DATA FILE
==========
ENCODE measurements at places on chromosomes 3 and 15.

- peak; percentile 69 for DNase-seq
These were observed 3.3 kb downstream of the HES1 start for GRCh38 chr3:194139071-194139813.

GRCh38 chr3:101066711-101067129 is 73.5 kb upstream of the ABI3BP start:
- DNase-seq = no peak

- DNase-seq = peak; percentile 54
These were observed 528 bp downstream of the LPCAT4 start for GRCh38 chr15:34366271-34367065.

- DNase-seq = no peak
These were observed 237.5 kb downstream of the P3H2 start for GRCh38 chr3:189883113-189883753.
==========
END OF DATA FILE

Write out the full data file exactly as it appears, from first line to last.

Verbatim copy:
ENCODE measurements at places on chromosomes 3 and 15.

- peak; percentile 69 for DNase-seq
These were observed 3.3 kb downstream of the HES1 start for GRCh38 chr3:194139071-194139813.

GRCh38 chr3:101066711-101067129 is 73.5 kb upstream of the ABI3BP start:
- DNase-seq = no peak

- DNase-seq = peak; percentile 54
These were observed 528 bp downstream of the LPCAT4 start for GRCh38 chr15:34366271-34367065.

- DNase-seq = no peak
These were observed 237.5 kb downstream of the P3H2 start for GRCh38 chr3:189883113-189883753.